Using booklets for guided notes


In the past couple of years I’ve seen that many teachers have been using booklets with students. These look like mini text books but with the advantage of being bespoke and generally having better tasks/questions for students to complete than the average text book.

I’ve not gone down this route as I’m a ‘chalk and talk’ type teacher that gives the students the info they need from the front rather than from a text. They’re also a lot of work. I could spend hours creating these.

However, I’ve come up with a different way of using booklets; guided notes booklets.


I have for the past 5 years promoted note taking with students. We expect it from year 7. We give them some guidance on what makes good notes and I constantly remind them in lesson about making notes. I put ‘core notes’ on the board that everyone has to write and then remind them to make independent notes. Some students do loads of independent notes and some do none. For GCSE I thought it would be useful to ensure that we cover the whole specification by creating a booklet that has every element of the specification inside it, laid out, ready for notes.

Our guided notes (also known as scaffolded, skeleton or skeletal notes) give students a simple structure for their notes based on the content being taught which differentiates them from generic templates such as Cornell notes.

The research

The research for scaffolding notes for students is interesting. It’s overall positive for learning. The benefits of guided notes include increased accuracy, frequency of notes and improvement in tests. Research also suggests that students prefer using guided notes. Another interesting finding is that guided notes can benefit students with SEN (Lazarus 1993).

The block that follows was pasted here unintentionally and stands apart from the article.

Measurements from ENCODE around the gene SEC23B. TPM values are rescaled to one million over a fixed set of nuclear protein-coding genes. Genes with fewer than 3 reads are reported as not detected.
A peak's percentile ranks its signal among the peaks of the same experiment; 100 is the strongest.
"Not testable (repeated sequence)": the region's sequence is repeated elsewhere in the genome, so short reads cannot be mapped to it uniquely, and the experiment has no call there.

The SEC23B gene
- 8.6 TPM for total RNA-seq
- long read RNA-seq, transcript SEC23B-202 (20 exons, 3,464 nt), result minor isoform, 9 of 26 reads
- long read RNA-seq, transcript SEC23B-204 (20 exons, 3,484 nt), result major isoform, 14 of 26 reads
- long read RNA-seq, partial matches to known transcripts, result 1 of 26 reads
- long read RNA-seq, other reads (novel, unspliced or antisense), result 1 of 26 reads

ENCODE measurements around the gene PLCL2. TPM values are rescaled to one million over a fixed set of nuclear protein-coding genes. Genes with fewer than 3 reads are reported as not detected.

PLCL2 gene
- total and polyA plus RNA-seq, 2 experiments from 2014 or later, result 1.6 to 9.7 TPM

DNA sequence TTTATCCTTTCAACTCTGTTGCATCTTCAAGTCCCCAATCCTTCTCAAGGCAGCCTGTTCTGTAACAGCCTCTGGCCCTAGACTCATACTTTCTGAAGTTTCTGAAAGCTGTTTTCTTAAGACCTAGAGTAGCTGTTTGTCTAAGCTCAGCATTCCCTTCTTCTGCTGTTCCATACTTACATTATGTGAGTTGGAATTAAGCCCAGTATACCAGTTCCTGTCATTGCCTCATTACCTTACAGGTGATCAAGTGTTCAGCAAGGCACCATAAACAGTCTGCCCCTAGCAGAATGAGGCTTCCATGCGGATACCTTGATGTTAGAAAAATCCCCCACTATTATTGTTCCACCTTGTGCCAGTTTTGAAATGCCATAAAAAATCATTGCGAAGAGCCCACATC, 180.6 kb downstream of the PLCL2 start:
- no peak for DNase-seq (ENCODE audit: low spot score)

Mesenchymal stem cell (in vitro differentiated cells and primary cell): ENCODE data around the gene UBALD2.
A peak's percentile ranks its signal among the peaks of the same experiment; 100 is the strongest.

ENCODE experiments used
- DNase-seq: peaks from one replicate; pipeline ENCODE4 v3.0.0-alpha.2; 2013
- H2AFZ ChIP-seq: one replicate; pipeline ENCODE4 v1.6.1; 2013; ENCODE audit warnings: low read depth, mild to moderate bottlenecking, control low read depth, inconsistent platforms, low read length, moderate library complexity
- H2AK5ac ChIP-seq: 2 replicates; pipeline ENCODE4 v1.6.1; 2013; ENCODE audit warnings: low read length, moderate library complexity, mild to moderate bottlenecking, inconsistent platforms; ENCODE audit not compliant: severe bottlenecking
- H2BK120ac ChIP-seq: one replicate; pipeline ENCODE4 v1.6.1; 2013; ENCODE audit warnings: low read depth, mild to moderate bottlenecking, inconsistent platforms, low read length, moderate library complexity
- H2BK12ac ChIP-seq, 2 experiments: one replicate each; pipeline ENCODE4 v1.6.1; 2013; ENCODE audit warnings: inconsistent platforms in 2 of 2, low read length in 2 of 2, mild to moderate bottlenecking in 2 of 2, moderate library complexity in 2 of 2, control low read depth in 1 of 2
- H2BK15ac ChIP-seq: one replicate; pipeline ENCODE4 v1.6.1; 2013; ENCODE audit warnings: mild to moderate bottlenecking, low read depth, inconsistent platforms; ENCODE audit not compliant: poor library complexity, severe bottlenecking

Konrad et al (2009) say ” Results indicated that guided notes are an effective and socially valid method for increasing note-taking accuracy and improving academic performance, particularly for school-age students” .

This Cult of Pedagogy podcast and blog has a great summary of the research on note taking.

The practice

I’ve made booklets that cover some of the units that we teach; essentially a whole topic. I’ve had to guess the amount of space needed for notes but used the previous year’s notes from a student’s folder to guide me on space.

The booklets include keywords, comparison charts, some diagrams where appropriate, extra independent notes pages and some information that we would have presented on individual sheets, such as quotations.



For students that have to use laptops for their work, I send them the blank template and they complete with typing.

As I have a visualiser I have one booklet per class I teach and will often complete the booklet with the students. This models my expectations, ensures I only get them to write what can be fitted in the boxes and makes sure they all get the minimum same content.

my booklet

Student views

After using the booklets for the first time, I thought it would be useful to hear what the students think about them and get some useful feedback. Here are the questions I asked (via a google form) and selected  responses that summarise the main points.